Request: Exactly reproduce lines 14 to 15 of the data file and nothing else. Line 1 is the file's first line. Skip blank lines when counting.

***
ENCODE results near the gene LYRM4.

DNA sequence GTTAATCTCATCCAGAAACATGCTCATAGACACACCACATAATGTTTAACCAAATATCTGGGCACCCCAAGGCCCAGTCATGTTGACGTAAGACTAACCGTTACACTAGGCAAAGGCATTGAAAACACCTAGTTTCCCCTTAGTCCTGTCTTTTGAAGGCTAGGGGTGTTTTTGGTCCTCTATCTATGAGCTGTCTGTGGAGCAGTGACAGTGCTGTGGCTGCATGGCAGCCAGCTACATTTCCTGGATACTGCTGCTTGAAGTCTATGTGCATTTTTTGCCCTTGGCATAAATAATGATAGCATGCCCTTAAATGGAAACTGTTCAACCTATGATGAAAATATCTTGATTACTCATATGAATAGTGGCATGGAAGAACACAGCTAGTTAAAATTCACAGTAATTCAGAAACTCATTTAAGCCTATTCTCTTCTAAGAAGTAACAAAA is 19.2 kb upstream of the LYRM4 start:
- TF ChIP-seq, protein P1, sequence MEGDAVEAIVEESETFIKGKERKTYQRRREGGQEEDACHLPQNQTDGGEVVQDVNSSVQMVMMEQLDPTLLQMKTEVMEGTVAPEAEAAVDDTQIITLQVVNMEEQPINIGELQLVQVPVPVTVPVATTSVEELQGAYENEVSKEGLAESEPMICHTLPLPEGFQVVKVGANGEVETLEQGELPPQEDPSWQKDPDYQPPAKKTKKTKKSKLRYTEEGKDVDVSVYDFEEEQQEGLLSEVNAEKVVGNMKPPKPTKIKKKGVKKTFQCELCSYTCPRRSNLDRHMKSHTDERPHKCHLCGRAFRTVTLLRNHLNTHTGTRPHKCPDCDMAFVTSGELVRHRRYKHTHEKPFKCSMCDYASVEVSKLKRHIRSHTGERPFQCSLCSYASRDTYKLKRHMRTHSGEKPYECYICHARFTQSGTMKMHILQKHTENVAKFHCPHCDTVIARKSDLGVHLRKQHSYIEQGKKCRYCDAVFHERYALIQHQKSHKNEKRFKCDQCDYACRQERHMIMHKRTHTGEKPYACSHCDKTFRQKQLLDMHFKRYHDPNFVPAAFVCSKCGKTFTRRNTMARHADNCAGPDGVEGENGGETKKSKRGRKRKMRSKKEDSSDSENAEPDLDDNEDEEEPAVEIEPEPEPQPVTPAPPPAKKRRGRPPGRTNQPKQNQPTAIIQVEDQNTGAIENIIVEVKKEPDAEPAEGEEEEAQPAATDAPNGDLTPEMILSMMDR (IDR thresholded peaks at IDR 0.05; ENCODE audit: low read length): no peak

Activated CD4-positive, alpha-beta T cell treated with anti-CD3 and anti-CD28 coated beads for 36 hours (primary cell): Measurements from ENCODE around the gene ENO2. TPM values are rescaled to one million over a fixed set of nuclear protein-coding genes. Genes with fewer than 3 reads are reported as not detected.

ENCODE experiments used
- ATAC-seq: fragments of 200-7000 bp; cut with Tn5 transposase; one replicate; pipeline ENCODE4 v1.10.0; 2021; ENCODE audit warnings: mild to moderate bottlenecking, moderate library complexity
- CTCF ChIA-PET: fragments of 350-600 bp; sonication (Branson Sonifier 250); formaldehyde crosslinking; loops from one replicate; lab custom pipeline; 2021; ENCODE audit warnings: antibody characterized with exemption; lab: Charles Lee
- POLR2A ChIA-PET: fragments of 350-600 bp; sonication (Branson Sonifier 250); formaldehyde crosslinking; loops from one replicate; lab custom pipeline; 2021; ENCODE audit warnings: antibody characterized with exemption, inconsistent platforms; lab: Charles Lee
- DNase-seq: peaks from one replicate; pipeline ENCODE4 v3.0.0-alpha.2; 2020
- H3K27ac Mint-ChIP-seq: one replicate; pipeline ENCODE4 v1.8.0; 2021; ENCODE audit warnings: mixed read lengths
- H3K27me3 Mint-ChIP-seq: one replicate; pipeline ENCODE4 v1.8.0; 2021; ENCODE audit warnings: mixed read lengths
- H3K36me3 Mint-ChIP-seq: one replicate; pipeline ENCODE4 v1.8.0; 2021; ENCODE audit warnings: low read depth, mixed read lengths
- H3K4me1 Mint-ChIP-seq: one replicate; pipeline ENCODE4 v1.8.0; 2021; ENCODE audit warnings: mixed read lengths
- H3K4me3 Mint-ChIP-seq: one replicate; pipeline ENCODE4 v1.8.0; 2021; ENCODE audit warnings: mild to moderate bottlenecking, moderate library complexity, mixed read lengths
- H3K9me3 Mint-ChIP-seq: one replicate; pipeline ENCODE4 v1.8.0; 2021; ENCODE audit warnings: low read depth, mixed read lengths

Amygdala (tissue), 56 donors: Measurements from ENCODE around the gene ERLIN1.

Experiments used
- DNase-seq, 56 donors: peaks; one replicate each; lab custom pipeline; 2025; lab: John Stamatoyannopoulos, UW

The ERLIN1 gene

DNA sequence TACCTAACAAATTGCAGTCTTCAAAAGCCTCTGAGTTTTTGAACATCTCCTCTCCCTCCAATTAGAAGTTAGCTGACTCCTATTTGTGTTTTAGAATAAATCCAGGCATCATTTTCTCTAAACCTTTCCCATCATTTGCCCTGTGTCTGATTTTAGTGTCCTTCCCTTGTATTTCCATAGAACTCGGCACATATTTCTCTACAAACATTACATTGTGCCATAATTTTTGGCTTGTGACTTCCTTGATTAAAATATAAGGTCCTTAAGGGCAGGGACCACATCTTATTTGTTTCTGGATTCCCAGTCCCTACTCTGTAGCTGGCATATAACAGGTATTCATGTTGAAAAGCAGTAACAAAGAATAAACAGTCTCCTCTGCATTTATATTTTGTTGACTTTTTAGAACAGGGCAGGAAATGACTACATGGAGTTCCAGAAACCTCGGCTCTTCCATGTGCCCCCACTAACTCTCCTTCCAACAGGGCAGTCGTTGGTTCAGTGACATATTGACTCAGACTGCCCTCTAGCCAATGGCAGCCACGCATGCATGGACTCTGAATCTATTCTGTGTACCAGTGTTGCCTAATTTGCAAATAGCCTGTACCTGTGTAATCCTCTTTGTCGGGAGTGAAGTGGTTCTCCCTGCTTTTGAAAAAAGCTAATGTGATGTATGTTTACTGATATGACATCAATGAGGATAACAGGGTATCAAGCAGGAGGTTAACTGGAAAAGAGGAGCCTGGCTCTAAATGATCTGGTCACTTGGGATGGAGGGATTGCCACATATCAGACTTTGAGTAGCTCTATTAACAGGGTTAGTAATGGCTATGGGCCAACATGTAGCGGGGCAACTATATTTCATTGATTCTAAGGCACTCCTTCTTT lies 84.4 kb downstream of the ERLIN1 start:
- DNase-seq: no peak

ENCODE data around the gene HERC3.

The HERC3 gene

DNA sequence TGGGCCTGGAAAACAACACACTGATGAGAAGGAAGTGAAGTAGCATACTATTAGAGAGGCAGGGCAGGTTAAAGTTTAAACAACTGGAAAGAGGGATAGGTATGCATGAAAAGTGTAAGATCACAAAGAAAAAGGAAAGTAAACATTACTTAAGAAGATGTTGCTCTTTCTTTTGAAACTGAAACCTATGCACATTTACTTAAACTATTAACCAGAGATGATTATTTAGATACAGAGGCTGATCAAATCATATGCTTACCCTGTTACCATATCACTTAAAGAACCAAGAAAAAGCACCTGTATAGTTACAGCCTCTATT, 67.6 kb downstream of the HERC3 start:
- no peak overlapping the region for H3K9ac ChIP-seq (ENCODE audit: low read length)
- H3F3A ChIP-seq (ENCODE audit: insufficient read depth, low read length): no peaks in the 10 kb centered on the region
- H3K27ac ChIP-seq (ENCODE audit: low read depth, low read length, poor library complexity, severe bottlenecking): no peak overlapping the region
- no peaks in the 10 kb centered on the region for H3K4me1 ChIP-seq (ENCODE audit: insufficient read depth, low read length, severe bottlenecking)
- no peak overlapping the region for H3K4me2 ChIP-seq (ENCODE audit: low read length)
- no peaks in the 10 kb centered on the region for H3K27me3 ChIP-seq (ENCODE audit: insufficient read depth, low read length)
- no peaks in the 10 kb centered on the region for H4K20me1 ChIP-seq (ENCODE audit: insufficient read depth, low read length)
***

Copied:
- H3K4me3 Mint-ChIP-seq: one replicate; pipeline ENCODE4 v1.8.0; 2021; ENCODE audit warnings: mild to moderate bottlenecking, moderate library complexity, mixed read lengths
- H3K9me3 Mint-ChIP-seq: one replicate; pipeline ENCODE4 v1.8.0; 2021; ENCODE audit warnings: low read depth, mixed read lengths